By Tina Marie Spence
Mount Royal Undergraduate Humanities Review, Vol.1 (2013)
Abstract: During the reign of Edward III of England what became described as the Hundred Years War began in 1337. For the next forty years Edward III make specific decisions that allowed his country to stay in the war and kept money coming into the country. Through the strategic use of taxes, international loans and personal involvement in politics England emerged out of Edward III reign with a distinct move towards state building. The government saw numerous changes during the forty year reign of Edward III and the most important for the development of state building was the awareness of the commons that they had a unique role in parliament.
Introduction: The period historians call the Hundred Years War, stretching from 1337-1453, brought about a number of changes to England and France. The period is known for military advances, the chivalric writings of Geoffroi De Charny, the founding of the Order of the Star in France and the Order of the Garter in England, and Joan of Arc. The Hundred Years War also saw the early developments of national consciousness and state-building that allowed England to enter into the early modern period with a more defined sense of ‘national self’ than many other European countries. This paper will examine the reign of Edward III and how he influenced state building from 1327-1377. The Hundred Years War saw changes in the way that the crown of England taxed its subjects, acquired international loans, and was involved in Parliament, allowing for the early development of state-building to occur during the reign of Edward III.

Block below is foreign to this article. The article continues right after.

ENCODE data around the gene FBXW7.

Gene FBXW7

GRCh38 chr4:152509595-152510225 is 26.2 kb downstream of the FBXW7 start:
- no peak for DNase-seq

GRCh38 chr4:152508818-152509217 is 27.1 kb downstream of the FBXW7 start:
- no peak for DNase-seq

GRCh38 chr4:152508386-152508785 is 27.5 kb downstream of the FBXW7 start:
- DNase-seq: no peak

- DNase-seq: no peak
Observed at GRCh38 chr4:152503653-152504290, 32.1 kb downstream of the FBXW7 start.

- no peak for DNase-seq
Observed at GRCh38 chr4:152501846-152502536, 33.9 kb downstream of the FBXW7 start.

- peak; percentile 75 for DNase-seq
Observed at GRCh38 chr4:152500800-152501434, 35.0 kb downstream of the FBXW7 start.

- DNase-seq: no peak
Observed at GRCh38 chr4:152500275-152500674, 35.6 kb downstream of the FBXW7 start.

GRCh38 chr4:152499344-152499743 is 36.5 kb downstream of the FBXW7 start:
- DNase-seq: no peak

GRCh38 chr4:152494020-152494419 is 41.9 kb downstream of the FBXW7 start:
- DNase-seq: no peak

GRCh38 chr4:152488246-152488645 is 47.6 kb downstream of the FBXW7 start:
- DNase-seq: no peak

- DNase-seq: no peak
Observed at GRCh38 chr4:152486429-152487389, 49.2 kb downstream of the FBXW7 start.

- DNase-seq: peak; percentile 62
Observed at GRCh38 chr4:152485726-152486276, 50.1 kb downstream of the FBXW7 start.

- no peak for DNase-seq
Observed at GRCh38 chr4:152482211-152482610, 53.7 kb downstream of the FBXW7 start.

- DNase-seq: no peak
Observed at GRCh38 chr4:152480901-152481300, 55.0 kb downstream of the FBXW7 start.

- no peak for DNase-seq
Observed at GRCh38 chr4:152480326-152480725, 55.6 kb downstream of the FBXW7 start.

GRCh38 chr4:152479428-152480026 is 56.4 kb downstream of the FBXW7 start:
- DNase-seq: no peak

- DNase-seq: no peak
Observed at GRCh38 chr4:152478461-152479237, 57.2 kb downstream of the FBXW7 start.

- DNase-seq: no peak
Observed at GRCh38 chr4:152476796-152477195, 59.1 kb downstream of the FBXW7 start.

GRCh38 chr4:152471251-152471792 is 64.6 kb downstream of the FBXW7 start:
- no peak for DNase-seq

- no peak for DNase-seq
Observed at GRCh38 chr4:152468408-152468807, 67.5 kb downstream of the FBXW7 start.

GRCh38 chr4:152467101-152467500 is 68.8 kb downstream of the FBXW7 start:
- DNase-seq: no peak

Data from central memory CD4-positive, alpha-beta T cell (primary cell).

Most historians agree that nationalism was a concept not present in Europe until the French Revolution in 1789. The Oxford English Dictionary defines nationalism a: “advocacy of or support for the interest of one’s own nation, especially to the exclusion or detriment of the interests of other nations. Also: advocacy of or support for national independence or self-determination.”1 English citizens at the start of the Hundred Years War did not have a sense of being “English” but rather identified generally with their specific communities or townships. State-building, for the purpose of this period, will be described as the steady emergence of a national identity. Due to the fighting with France, and the developing independence of Parliament the regional communities represented by the commons began to self-identify as part of the English Kingdom. Although Kingdoms were not nation states, England did begin to resemble one between 1327 and 1377, because the Parliament and monarchy began to function together as an independent political state where the people were connected by a common history.